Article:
Blood Cultures

Doctor Khalid

Table of Contents

Taking a blood culture involves taking blood in an aseptic technique for the purposes of checking for bacteria of fungi in the patient's blood (septicaemia) . This is often an important aspect of doing a septic screen on a patient that is pyrexial. The procedure shown below is only a reference and please refer to local policies as your guide.

Indications and Contraindications

  1. Spike in temperature >38 or persistent mild pyrexia
  2. As part of a septic screen to find the source of an infection.

If the patient has a central, arterial or femoral line in – best to take one set of cultures from the line and also to do peripheral cultures as well.

It can take a few days for cultures to grow an organism and a further 24-48 hours to determine antibiotic sensitivities.


  1. No consent
  2. Cellulitis around venepucture site – avoid false positive


  1. Blood culture bottles ( anaerobic and aerobic)
  2. 3x chlorhexadine wipes
  3. Sterile Gloves + apron
  4. Green needle (21G)  and syringe 20mls / vacutainer system
  5. Tourniquet
  6. Gauze
  7. Tape


  1. Wash hands

Wash your hands using the Ayliffe technique

2. Introduce yourself

Introduce yourself and give your name and grade

“Hi, my name is John Smith and I am a 4th year medical student”

3. Check patient details

Clarify patients identity by confirming their name and asking for their DOB

4. Describe examination

Explain what examination you are performing and what this involves

“Today I will be taking some blood from your arm, it shouldn’t be very painful but may feel like a sharp scratch”

5. Gain verbal consent

“Would this be okay with you?”


  1. Gather equipment on sterile tray.
  2. Choose the preferred arm (non dominant) and one without a drip.
  3. Place a pillow below the arm to improve the position of the arm.


  1. Apply tourniquet proximally and palpate the vein along its course to assess direction.
  2. Wash hands and put on sterile gloves + apron
  3. Remove caps off blood culture bottles and use separate chlohexadine wipe to clean the top for each bottle.
  4. Clean the skin around the area of venepucture and allow to dry
  5. Stretch the skin taut from a few centimetres below the presumed venepucture location – do not re-palpate the vein
  6. Warn the patient ‘sharp scratch’ and proceed slowly but firmly with the needle bevel up in to the skin at a 20 degree angle.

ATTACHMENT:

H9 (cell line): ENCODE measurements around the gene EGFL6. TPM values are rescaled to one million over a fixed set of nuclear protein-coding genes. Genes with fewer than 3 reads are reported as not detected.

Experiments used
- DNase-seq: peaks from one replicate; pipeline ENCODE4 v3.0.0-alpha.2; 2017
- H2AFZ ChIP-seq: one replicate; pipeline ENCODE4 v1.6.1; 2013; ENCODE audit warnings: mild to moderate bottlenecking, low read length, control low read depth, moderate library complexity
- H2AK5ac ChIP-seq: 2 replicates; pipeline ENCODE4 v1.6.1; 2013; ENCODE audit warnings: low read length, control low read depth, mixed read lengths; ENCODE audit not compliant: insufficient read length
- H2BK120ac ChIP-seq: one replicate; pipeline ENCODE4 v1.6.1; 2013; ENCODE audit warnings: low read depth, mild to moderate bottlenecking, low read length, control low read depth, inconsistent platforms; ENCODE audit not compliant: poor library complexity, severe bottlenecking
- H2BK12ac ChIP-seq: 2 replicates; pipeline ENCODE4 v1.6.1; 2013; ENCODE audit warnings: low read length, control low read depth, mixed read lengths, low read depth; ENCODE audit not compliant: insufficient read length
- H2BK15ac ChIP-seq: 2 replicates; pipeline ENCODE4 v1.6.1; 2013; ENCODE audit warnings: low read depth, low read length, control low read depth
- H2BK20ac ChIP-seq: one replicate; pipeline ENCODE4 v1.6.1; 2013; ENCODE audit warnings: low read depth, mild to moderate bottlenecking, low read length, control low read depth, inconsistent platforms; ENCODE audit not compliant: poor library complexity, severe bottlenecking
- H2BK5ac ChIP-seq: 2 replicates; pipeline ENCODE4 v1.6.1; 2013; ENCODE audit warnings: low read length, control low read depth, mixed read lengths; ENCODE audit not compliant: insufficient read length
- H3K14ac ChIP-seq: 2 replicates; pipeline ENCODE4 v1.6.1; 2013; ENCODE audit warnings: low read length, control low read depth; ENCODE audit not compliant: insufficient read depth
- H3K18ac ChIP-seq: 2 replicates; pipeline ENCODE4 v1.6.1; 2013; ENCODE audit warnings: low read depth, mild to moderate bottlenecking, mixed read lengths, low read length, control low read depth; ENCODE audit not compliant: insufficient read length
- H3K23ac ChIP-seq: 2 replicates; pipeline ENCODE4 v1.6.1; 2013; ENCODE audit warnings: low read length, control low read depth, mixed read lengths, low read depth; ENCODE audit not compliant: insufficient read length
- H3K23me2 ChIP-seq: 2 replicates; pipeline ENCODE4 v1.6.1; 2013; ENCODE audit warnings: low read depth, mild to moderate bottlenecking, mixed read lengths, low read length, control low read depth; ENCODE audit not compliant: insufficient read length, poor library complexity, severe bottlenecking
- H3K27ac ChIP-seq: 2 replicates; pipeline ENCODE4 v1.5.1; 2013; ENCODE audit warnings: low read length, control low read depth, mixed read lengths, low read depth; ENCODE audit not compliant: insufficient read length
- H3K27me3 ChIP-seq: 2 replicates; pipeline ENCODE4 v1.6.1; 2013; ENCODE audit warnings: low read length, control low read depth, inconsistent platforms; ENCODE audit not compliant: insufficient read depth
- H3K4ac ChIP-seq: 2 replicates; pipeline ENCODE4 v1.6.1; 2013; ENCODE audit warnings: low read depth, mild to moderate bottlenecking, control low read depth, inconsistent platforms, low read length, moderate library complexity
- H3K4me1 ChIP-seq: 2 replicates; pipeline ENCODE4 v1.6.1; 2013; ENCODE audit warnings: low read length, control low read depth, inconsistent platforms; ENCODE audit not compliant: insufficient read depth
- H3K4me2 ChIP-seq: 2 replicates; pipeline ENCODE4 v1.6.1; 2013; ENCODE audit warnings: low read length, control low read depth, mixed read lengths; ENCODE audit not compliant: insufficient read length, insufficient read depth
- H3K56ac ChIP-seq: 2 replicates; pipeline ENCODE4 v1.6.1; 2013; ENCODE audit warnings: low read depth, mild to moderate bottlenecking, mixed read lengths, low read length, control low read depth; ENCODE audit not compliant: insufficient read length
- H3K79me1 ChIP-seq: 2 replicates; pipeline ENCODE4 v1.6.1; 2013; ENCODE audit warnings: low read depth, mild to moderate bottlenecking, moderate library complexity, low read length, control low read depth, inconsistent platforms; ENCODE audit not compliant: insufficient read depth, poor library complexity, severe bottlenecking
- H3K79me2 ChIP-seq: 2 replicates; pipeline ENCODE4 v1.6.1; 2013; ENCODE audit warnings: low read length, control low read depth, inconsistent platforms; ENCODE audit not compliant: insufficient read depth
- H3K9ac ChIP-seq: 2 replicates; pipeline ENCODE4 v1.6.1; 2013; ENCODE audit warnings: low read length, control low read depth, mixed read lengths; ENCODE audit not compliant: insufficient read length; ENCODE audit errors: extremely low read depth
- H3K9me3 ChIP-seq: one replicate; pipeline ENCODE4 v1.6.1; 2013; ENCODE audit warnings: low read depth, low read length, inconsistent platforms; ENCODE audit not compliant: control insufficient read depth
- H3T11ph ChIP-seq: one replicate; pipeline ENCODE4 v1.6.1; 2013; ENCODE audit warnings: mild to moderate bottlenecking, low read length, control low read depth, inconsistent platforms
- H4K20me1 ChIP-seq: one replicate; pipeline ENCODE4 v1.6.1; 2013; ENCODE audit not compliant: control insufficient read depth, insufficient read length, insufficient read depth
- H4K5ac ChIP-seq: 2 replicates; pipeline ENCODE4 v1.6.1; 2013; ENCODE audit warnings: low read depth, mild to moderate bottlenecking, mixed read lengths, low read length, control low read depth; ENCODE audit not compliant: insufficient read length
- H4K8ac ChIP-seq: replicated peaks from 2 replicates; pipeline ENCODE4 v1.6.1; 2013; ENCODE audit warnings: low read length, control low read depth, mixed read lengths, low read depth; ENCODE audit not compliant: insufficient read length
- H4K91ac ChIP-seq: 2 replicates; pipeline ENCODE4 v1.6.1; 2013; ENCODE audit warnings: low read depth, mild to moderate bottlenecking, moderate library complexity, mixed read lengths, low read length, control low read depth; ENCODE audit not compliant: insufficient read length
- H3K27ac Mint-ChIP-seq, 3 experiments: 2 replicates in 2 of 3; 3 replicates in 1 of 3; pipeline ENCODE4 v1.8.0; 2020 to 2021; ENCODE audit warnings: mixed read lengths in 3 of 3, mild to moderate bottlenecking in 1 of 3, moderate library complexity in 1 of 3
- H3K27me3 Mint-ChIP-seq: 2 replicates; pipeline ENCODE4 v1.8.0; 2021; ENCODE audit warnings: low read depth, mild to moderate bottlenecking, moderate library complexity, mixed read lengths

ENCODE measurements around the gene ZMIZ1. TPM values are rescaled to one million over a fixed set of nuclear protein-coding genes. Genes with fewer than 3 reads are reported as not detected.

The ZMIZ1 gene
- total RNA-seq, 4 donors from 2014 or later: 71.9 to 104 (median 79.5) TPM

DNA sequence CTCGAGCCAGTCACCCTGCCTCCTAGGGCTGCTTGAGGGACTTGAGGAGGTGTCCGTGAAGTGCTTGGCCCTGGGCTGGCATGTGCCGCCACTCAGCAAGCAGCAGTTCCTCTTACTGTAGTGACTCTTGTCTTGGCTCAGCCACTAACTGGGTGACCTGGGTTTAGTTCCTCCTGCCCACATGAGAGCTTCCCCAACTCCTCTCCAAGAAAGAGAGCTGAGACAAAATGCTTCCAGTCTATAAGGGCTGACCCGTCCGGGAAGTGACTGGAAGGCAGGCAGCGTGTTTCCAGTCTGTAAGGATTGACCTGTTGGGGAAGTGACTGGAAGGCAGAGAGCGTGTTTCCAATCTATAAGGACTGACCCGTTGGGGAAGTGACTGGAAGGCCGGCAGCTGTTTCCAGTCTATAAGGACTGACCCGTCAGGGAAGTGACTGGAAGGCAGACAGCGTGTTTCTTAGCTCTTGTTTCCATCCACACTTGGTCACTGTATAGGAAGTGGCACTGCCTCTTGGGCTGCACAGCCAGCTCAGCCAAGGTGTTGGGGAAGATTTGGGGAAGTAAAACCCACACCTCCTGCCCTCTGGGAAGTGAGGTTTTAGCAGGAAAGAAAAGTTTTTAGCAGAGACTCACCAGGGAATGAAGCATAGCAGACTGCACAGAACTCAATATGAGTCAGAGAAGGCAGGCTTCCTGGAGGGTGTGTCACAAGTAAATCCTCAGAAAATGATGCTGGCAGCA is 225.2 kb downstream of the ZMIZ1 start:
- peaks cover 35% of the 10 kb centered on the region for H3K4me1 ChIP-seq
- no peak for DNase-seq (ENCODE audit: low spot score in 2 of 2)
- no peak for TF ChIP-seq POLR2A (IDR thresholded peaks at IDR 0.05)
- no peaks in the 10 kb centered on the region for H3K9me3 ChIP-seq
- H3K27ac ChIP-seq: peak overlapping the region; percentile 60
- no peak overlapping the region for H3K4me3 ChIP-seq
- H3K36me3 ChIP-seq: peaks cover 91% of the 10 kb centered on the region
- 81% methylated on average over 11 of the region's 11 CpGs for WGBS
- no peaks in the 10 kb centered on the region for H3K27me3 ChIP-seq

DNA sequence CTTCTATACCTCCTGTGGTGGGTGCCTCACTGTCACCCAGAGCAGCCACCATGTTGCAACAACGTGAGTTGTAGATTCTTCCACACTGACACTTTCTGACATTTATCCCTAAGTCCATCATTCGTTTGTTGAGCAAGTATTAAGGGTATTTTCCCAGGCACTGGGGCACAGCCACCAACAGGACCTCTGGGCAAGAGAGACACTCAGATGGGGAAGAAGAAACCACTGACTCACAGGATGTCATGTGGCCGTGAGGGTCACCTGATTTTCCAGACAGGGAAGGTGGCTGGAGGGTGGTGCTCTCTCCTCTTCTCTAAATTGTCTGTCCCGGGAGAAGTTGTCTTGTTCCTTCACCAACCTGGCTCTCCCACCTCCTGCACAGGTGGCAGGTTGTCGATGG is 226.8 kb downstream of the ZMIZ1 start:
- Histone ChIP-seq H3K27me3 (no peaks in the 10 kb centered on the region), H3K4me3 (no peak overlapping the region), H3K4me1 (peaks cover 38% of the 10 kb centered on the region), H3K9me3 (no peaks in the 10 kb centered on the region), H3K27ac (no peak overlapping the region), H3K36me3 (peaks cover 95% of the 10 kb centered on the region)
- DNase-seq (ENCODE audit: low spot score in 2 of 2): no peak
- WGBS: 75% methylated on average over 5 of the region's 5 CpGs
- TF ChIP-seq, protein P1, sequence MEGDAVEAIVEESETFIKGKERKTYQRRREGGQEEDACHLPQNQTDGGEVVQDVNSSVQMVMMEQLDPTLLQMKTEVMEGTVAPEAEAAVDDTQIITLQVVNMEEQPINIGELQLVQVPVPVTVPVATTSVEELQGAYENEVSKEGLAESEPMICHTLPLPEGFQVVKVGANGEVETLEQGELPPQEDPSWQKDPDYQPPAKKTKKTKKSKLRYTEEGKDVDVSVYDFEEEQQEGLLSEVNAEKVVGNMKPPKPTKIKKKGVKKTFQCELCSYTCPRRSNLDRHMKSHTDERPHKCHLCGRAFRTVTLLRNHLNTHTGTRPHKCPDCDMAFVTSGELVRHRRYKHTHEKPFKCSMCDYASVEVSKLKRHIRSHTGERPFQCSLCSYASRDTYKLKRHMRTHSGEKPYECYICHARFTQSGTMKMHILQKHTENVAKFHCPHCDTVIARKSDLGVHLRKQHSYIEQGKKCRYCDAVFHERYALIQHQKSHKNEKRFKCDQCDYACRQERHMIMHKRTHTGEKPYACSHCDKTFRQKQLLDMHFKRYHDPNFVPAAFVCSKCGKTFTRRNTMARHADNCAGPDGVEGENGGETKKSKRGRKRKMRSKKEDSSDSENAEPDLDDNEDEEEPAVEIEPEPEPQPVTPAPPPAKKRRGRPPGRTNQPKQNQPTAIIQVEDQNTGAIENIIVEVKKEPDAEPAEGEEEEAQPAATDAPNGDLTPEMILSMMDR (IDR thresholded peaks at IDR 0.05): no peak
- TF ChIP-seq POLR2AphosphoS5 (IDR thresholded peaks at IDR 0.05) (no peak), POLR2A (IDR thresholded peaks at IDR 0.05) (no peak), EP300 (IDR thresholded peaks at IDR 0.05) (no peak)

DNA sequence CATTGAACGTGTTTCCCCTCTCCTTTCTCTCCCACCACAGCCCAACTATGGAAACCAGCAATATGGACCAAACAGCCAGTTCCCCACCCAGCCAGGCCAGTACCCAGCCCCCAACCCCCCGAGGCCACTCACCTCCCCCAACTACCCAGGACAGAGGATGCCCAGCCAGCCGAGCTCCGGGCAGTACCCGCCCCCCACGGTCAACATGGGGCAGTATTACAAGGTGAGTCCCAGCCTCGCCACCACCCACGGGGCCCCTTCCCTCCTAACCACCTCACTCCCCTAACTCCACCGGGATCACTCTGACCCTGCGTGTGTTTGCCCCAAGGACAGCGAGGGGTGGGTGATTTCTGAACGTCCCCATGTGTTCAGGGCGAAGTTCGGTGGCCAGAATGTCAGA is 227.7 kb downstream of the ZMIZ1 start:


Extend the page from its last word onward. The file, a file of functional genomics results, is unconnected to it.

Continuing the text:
7. Aspirate the required amount – may need 5-10 mls of blood per bottle.
  8. Withdraw needle and apply gauze, can ask the patient to hold.
  9. Inoculate the aerobic culture bottle first and allow the vacuum to drain blood.
  10. Dispose of sharps and place tape over gauze – ensure bleeding has stopped.

End of Procedure

1.    Thank patient

Let the patient know you have finished examining them and thank them for their time.

“That’s the end of the procedure. Thank you for your time?”

2.     Accurate documentation

Label bloods at bed side – including the site of the blood cultures were taken  from. Also some blood culture packs contain stickers to sign and put in the notes.


  1. Bleeding
  2. Haematoma formation
  3. infection

Top Tips

  1. Once you have cleaned the skin, do not re-palpate the skin as this increase contamination rates
  2. If the patient has a central line – clean the ports with chlorexadine wipes and discard the first 10mls of blood. Remember to flush with 10 ml saline and place new ports.
  3. Insufficient blood in the bottles could lead to false negative results.
  4. Do not change needles after obtaining the blood as this increases the risk of needle-stick injuries
  5. Fill the aerobic bottle first as the needle is  initially filled with air, and that air will be drawn into the tube along with the blood.
  6. Choose another vein, or switch arms if struggling.
  7. Consider look for veins in the feet or legs – warn the patient it’s more painful.
  8. Best to get senior help if unsuccessful after 2-3 attempts.
  9. Consider a femoral stab if you are unable to get blood from peripheral veins
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